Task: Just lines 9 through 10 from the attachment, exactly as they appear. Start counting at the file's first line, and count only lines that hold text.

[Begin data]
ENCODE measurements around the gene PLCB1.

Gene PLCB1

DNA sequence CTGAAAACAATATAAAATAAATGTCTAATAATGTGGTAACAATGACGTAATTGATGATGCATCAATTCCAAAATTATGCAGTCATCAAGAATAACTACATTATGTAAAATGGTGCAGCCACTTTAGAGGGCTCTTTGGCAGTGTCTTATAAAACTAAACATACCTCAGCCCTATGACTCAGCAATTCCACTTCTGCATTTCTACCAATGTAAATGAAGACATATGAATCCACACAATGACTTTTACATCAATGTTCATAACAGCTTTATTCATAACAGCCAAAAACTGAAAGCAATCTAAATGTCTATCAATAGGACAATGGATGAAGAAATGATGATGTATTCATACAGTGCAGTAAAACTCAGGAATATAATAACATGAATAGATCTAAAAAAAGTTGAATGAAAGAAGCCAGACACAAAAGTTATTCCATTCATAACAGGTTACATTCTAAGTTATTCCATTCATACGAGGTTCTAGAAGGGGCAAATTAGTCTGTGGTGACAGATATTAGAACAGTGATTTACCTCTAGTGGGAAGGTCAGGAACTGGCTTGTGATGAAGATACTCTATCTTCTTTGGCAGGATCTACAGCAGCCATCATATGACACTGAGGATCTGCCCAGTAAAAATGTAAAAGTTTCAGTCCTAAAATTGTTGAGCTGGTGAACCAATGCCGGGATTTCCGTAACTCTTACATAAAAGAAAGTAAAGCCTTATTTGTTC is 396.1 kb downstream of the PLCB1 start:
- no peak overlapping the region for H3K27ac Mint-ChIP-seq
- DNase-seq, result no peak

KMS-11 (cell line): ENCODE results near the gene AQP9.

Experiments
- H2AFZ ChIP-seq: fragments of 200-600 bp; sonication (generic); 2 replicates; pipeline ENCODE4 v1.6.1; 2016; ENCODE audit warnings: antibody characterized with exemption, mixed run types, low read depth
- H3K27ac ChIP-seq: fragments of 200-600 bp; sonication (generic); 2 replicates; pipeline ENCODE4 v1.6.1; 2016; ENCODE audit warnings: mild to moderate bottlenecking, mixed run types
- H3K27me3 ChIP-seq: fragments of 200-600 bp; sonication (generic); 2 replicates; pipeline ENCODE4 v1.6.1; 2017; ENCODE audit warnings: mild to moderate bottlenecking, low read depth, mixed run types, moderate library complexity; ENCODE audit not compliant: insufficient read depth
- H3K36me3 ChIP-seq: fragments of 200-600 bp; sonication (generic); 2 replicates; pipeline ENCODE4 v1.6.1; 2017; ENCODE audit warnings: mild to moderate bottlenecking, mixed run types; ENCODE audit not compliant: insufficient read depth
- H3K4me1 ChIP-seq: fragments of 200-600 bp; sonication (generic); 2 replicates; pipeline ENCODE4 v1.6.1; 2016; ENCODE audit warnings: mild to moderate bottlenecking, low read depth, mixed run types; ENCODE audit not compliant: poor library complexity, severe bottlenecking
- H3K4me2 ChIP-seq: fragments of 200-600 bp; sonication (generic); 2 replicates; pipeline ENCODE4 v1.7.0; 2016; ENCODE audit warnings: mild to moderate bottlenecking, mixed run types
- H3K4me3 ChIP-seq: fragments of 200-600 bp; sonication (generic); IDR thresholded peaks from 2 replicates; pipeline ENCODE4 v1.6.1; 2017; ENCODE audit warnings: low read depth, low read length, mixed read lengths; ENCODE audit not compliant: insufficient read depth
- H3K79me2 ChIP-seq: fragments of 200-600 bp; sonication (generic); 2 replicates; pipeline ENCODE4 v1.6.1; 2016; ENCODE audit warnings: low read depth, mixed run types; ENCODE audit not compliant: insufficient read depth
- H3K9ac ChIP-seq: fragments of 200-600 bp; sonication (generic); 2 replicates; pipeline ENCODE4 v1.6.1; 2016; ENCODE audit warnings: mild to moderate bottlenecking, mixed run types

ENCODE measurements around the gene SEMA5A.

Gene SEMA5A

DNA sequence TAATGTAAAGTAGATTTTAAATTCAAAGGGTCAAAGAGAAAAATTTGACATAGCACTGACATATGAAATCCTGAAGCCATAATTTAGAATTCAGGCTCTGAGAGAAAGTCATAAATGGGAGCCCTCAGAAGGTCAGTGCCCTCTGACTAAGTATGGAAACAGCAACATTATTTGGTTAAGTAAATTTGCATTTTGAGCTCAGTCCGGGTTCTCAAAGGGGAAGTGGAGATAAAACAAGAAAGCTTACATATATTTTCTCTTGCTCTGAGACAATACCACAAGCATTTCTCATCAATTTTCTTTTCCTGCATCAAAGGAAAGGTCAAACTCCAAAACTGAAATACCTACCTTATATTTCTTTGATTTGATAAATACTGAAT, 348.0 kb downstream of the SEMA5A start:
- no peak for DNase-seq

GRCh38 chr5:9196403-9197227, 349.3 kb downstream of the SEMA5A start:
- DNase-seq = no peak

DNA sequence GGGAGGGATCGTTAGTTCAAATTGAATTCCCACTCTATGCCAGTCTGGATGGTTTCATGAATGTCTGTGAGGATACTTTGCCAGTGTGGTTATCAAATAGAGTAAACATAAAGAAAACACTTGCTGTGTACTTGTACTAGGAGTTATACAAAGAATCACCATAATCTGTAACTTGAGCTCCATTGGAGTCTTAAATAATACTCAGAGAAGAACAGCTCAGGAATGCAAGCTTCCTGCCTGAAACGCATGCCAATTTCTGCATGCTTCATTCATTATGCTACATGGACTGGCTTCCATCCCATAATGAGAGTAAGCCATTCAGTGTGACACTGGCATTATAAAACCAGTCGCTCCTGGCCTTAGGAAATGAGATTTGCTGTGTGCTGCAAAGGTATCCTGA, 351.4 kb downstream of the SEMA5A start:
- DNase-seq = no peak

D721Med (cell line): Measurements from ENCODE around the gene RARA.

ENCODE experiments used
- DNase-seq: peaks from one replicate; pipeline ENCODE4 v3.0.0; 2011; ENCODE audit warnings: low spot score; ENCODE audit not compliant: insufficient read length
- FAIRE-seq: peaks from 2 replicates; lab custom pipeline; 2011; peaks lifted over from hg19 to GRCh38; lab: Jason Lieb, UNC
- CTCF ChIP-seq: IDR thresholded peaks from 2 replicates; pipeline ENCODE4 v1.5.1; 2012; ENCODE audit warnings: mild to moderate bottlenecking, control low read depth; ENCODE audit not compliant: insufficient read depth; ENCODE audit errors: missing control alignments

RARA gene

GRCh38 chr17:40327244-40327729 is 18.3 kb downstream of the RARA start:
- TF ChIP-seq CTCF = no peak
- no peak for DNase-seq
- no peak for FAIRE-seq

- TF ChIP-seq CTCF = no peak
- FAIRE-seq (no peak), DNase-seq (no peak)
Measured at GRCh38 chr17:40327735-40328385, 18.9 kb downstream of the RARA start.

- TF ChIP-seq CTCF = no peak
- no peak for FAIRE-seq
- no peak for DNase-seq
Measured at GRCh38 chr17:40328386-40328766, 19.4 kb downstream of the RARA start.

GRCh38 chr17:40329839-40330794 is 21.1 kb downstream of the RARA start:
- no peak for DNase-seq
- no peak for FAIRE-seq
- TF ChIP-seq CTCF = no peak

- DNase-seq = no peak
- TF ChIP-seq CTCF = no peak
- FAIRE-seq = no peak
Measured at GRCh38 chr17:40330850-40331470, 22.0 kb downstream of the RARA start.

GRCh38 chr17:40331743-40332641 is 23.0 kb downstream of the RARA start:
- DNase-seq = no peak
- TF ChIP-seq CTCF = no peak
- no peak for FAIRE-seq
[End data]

- H3K27ac ChIP-seq: fragments of 200-600 bp; sonication (generic); 2 replicates; pipeline ENCODE4 v1.6.1; 2016; ENCODE audit warnings: mild to moderate bottlenecking, mixed run types
- H3K27me3 ChIP-seq: fragments of 200-600 bp; sonication (generic); 2 replicates; pipeline ENCODE4 v1.6.1; 2017; ENCODE audit warnings: mild to moderate bottlenecking, low read depth, mixed run types, moderate library complexity; ENCODE audit not compliant: insufficient read depth